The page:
Flying for Law Enforcement

Flyguy6

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AN aviation option I dont hear many people talk about is fying for a law enforcement agency. I have thinking about it lately. I dont mean federal. I wish I coculd but I am 36 years old and the cut off age to be a special agent is 35. So, Ihave been thining abut state patrol or police The problem is most of these departments fly helicopters and I am an airplane pilot.. Does anyone have any advise n departments that fly fixed wing or what they think about a career in law enforcement flying?
 

Workin'Stiff

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I know the Minnesota State Highway Patrol flys a limited fixed wing fleet. However, I believe, that inorder to fly for them, you need to have a minimum of 5 years "on-the-road" experience within the department.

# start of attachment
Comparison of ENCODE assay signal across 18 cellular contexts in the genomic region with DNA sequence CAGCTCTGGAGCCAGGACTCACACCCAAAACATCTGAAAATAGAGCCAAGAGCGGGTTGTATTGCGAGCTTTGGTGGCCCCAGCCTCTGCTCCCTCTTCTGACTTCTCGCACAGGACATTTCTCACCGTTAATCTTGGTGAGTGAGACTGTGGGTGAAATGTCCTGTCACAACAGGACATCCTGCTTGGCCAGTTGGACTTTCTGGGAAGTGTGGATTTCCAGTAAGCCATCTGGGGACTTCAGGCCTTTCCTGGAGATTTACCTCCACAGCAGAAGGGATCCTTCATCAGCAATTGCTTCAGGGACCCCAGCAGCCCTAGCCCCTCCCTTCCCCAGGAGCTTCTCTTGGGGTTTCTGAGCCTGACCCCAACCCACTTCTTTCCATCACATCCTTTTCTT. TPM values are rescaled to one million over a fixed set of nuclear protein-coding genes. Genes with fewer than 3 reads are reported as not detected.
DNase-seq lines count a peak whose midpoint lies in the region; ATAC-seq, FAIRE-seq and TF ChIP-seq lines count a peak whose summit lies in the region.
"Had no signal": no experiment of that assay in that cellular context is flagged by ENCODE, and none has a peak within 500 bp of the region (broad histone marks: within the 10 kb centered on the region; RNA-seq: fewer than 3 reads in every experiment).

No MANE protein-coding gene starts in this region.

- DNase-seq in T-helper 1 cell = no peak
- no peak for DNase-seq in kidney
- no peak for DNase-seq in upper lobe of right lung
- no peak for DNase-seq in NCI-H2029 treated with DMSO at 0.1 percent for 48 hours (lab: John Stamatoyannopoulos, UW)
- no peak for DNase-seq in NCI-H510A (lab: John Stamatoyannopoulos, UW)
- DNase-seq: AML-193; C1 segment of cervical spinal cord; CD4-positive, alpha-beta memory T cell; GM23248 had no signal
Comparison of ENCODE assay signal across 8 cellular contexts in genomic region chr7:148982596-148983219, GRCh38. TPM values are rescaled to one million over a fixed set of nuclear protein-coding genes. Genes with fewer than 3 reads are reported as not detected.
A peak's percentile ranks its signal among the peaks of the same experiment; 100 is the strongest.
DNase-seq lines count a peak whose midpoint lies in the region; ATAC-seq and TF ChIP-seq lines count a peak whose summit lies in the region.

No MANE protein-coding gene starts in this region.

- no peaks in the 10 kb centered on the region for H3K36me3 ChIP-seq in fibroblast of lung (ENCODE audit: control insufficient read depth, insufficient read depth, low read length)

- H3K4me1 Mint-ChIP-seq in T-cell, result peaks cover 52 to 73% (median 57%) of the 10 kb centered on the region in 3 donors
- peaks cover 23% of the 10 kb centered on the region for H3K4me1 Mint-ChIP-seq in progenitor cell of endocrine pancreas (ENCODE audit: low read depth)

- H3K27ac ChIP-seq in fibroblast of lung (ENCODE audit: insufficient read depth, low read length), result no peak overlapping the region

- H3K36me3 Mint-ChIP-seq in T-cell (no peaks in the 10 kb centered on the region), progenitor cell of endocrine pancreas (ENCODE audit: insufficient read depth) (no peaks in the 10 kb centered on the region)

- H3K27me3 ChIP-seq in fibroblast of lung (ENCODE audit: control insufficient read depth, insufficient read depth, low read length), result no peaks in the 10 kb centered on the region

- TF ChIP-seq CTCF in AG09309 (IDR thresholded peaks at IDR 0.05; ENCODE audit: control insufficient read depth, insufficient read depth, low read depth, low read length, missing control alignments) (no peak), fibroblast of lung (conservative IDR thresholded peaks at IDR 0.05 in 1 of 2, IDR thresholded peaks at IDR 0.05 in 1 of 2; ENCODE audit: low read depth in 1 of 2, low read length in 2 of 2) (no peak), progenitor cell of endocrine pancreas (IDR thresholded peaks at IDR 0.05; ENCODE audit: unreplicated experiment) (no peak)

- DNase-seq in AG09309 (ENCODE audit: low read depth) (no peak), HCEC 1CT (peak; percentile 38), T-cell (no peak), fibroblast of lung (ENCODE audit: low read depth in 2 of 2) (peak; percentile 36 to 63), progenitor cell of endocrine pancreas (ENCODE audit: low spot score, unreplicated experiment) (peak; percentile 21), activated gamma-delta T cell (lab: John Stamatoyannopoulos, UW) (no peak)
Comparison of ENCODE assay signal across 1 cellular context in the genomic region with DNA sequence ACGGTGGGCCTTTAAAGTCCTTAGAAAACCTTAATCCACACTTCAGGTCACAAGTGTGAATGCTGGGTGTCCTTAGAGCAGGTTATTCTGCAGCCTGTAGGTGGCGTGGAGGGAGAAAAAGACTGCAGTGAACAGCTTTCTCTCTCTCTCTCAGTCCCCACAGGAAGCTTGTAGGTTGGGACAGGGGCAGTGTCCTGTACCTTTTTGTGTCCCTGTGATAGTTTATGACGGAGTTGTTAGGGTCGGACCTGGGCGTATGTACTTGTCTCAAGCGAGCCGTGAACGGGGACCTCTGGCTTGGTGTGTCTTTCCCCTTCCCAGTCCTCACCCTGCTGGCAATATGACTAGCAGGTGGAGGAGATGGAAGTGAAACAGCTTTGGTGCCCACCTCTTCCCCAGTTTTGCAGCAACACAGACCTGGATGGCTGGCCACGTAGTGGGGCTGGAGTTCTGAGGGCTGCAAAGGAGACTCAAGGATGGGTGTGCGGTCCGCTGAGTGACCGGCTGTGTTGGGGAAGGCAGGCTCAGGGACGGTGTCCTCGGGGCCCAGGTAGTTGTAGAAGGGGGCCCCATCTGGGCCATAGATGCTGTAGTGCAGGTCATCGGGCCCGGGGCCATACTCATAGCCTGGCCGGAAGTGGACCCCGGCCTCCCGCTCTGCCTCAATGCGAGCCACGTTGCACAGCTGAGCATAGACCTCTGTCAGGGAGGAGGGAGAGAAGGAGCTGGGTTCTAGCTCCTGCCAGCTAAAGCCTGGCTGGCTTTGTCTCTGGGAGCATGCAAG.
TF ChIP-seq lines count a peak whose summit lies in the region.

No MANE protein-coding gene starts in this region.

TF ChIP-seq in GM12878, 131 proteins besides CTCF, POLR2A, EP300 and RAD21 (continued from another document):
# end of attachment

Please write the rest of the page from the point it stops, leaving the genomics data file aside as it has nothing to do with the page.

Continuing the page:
Steve

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You won't find many flying fixed wing. From what I've seen, you either have to have lots of helo time to get on (i.e. former military) or be street cop for a few years and pay your dues that way. They usually then pay the bill for your training or do it inhouse.
 

FN FAL

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Flyguy6 said:
AN aviation option I dont hear many people talk about is fying for a law enforcement agency. I have thinking about it lately.
AN? You hit the nail on the head! I have given a lot of thought on how aviation could improve law enforcement.

I'm thinking they could save on response time by having numerous AN-2's circling the city, packed with cops decked out in parachute gear, NVG, web gear, mace, a TASER, a pistol and either a Colt M-4 or a 14" Remington 1187 with extra ammo.

Since law enforcement is heading in the direction of the paperless era, all their paperwork could be done on a PDA, linked to the station via secure digital data link, as well as their "real time" police helmet cam.

Put 20 of these jokers in the back of the Antonov at the begining of a shift and drop 'em out whenever there is a police call. When the plane is empty, head back to the field and load another "stick".

The police officers would be able to land at any location within a minute or two, drop their para gear and answer the call. From getting a cat out of a tree, to landing on the roof of a bank during a robbery.